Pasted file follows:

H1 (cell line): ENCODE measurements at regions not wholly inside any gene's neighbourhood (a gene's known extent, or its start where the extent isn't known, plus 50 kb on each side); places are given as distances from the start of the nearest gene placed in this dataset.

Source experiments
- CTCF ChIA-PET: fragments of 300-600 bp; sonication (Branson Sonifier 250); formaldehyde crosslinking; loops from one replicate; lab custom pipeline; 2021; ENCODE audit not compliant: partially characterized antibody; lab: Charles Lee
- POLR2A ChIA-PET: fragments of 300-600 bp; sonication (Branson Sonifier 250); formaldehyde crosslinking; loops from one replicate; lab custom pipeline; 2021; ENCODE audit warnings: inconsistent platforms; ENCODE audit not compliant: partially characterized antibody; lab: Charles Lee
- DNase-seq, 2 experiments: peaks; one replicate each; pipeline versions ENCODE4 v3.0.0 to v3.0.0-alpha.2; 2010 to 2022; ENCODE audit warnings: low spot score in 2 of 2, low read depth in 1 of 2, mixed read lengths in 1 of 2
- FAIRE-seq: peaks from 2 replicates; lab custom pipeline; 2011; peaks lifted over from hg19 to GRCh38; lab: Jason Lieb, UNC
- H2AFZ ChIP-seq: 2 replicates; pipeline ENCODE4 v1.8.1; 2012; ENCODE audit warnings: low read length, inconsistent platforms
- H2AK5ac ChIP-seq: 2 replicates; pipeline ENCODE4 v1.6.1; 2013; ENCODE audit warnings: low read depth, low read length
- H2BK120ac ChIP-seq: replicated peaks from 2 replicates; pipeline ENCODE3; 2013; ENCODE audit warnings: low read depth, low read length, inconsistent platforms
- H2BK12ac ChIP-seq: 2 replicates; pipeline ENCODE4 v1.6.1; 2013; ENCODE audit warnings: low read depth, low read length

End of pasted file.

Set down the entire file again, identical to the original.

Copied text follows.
H1 (cell line): ENCODE measurements at regions not wholly inside any gene's neighbourhood (a gene's known extent, or its start where the extent isn't known, plus 50 kb on each side); places are given as distances from the start of the nearest gene placed in this dataset.

Source experiments
- CTCF ChIA-PET: fragments of 300-600 bp; sonication (Branson Sonifier 250); formaldehyde crosslinking; loops from one replicate; lab custom pipeline; 2021; ENCODE audit not compliant: partially characterized antibody; lab: Charles Lee
- POLR2A ChIA-PET: fragments of 300-600 bp; sonication (Branson Sonifier 250); formaldehyde crosslinking; loops from one replicate; lab custom pipeline; 2021; ENCODE audit warnings: inconsistent platforms; ENCODE audit not compliant: partially characterized antibody; lab: Charles Lee
- DNase-seq, 2 experiments: peaks; one replicate each; pipeline versions ENCODE4 v3.0.0 to v3.0.0-alpha.2; 2010 to 2022; ENCODE audit warnings: low spot score in 2 of 2, low read depth in 1 of 2, mixed read lengths in 1 of 2
- FAIRE-seq: peaks from 2 replicates; lab custom pipeline; 2011; peaks lifted over from hg19 to GRCh38; lab: Jason Lieb, UNC
- H2AFZ ChIP-seq: 2 replicates; pipeline ENCODE4 v1.8.1; 2012; ENCODE audit warnings: low read length, inconsistent platforms
- H2AK5ac ChIP-seq: 2 replicates; pipeline ENCODE4 v1.6.1; 2013; ENCODE audit warnings: low read depth, low read length
- H2BK120ac ChIP-seq: replicated peaks from 2 replicates; pipeline ENCODE3; 2013; ENCODE audit warnings: low read depth, low read length, inconsistent platforms
- H2BK12ac ChIP-seq: 2 replicates; pipeline ENCODE4 v1.6.1; 2013; ENCODE audit warnings: low read depth, low read length